Audiences & tactics to remember when communicating a major company change

Having just went through our office move here at Clearpoint, we became very cognizant of something we always remind our clients – the importance of communicating your message to key audiences. When a company goes through a major change such as an office move, rebranding effort, merger, acquisition, or anything that affects the company “image” or message, its executives need to consider all of the different audiences that need to get the message and all the various ways to communicate it.

Clear and straightforward communication with your audiences eliminates confusion and fear, and gets everyone on board with your message. When you (or your PR firm) craft the message, you have more control over what people think, say and do. Of course, the risk of not doing so is that someone else could create your message and run with it – in an undesirable direction. Don’t leave your key audiences in the dark. How would a team function if only the coach knew the score?

Lucky for you, the Clearpoint team has provided a list of important audiences to consider and some example messaging methods to use for an office relocation:  

  • Internal staff – Your team is numero uno! Once the decision is made for your move (or other major change), your internal staff should be the first audience to get the message. Consider a formal internal letter with the good news, reasoning and what they should expect. Give them answers to questions they may get from clients or the media. Then, consider a less formal meeting where you unveil details (pictures!) and have an open discussion with employees. As your brand ambassadors, it’s important that your team is especially clear on your message.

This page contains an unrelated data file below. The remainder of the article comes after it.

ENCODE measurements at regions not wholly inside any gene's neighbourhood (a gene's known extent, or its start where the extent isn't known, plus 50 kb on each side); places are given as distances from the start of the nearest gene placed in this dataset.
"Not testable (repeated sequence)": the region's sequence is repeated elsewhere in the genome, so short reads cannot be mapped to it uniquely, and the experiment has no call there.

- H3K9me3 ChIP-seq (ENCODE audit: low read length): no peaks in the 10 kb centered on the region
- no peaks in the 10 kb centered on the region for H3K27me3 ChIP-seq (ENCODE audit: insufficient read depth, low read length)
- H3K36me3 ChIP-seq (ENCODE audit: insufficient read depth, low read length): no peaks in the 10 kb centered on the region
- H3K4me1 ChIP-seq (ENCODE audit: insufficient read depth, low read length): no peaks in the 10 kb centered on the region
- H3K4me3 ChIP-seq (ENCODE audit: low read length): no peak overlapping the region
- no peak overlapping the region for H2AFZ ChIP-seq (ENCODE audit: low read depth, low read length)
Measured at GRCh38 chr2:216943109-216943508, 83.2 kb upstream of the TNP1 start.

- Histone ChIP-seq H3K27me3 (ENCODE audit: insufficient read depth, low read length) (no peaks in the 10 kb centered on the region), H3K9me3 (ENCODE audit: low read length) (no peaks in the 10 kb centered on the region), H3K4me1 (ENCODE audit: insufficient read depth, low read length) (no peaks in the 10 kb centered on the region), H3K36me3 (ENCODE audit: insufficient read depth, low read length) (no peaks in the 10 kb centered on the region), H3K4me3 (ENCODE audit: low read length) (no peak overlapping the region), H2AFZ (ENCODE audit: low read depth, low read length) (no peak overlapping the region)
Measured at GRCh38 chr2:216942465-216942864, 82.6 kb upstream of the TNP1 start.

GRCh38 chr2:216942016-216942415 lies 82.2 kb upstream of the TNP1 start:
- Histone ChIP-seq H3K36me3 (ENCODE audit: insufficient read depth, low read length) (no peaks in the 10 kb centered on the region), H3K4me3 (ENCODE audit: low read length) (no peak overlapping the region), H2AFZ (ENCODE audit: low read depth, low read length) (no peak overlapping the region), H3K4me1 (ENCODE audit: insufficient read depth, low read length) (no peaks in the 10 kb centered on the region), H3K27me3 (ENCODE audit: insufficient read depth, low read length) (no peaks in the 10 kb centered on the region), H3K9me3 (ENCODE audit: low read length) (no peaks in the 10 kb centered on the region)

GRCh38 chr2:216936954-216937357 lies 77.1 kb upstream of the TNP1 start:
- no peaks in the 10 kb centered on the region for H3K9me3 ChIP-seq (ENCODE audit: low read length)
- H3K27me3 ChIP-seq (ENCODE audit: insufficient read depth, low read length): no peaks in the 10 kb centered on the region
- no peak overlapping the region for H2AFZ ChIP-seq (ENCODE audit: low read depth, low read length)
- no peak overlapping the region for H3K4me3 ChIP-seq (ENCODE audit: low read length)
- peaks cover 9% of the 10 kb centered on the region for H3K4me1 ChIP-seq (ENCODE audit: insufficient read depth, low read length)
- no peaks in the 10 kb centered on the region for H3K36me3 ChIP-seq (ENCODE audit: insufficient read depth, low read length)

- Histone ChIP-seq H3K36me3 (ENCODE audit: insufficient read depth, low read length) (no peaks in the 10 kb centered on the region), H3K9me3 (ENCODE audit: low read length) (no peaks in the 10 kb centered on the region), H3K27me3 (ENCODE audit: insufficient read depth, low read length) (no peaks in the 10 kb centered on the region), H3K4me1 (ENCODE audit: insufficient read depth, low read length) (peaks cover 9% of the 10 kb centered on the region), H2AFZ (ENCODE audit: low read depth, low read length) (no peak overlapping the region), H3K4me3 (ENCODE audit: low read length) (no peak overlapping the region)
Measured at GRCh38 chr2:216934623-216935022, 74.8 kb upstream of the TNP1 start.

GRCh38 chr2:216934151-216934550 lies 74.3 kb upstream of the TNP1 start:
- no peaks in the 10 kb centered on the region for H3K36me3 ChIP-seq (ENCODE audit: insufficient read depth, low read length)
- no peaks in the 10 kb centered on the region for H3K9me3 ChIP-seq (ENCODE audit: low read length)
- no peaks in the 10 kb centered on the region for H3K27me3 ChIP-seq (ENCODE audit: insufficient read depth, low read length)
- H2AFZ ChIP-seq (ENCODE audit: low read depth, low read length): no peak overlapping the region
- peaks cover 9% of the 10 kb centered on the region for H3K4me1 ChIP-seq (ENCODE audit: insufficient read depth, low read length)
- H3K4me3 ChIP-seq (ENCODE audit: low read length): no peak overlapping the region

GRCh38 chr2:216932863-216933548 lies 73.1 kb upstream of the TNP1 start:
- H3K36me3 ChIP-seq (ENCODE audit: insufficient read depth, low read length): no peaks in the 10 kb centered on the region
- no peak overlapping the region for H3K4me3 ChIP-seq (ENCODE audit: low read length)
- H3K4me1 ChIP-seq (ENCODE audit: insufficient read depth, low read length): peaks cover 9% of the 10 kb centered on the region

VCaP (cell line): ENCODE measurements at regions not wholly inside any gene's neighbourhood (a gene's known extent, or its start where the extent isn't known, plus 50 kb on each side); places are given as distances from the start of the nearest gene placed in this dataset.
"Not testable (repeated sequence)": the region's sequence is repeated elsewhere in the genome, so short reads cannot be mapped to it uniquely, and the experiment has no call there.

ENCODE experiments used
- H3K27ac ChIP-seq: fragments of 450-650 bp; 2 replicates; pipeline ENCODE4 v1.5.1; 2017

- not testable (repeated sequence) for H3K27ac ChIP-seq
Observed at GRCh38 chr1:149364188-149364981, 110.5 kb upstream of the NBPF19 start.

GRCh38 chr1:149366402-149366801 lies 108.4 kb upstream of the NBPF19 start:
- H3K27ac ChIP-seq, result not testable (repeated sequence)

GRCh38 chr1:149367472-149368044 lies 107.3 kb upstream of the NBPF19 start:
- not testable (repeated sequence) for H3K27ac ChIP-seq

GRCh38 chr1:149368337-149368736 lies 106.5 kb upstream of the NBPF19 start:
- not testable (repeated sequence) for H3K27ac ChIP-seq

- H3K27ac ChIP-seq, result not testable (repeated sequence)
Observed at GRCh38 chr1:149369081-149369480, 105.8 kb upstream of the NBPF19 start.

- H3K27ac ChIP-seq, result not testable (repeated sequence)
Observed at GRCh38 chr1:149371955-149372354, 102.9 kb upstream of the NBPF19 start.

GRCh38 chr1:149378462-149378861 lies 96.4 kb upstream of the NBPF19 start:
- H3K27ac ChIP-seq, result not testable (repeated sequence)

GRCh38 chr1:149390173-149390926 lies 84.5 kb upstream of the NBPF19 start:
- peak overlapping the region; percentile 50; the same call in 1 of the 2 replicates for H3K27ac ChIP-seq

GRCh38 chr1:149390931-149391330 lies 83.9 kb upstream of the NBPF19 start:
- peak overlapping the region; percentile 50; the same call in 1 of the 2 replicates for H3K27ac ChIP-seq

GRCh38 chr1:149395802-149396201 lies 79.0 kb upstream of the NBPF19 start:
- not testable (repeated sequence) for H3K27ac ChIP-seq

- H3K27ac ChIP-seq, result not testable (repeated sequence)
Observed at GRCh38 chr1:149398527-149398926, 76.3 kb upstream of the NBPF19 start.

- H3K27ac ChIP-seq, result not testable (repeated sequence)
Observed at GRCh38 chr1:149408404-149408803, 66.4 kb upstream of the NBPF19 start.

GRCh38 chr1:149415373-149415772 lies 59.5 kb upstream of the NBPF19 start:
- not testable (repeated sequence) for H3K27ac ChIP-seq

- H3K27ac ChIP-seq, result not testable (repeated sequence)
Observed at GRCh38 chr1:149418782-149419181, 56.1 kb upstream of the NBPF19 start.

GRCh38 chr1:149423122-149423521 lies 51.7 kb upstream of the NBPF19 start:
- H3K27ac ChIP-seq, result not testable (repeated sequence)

• Existing and previous clients – Use your move as an opportunity to give good news about your company to clients, in a fun and exciting way. Consider celebrating with your clients by throwing an “unveiling party” to show the new location. Send emails and newsletter updates announcing the change and reminding clients of new capabilities and what’s in it for them. For Clearpoint, we now have more room and better tech tools to host our popular messaging workshops. So we’re highlighting that – and encouraging clients take advantage of it.
  • Potential clients – This audience is similar to your existing clients, but once removed, so there is less familiarity and more formality with this group. You want to position your move similarly, as a sign of good news, but you want to include a little more about who you are and what you do. Consider the PR work horse: the press release. Announce the move, your new capabilities and a general background on the company. On the less formal side, consider blog posts and social media updates, including video. This adds personality and a greater understanding about who your company is.

With so much going on around your company change, it’s important to craft your message and your plan for communicating it to your key audiences. As we say at Clearpoint, the conversation happens with or without you, so make sure YOU are directing the conversation about your company.

Questions? Comments? Post them here or hit us up on Twitter and Facebook!

This post was contributed by Alexia Haynes, Clearpoint Agency Senior Account Executive